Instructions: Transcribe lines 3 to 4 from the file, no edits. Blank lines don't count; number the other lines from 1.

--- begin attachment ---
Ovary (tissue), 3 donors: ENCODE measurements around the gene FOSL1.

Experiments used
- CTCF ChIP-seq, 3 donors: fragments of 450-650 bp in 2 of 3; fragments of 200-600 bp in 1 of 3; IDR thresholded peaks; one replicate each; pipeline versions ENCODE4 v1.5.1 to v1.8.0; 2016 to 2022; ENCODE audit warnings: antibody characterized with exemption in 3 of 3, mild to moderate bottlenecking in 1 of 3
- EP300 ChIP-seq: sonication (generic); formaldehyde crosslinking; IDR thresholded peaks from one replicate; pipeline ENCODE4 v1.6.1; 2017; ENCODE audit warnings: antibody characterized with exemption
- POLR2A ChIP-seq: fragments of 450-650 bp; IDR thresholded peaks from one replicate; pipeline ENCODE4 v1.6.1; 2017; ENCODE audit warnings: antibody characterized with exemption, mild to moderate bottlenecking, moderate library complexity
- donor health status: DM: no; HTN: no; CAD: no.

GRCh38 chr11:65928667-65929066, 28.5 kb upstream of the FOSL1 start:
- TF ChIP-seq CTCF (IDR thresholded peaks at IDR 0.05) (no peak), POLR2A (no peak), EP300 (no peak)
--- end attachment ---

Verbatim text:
- CTCF ChIP-seq, 3 donors: fragments of 450-650 bp in 2 of 3; fragments of 200-600 bp in 1 of 3; IDR thresholded peaks; one replicate each; pipeline versions ENCODE4 v1.5.1 to v1.8.0; 2016 to 2022; ENCODE audit warnings: antibody characterized with exemption in 3 of 3, mild to moderate bottlenecking in 1 of 3
- EP300 ChIP-seq: sonication (generic); formaldehyde crosslinking; IDR thresholded peaks from one replicate; pipeline ENCODE4 v1.6.1; 2017; ENCODE audit warnings: antibody characterized with exemption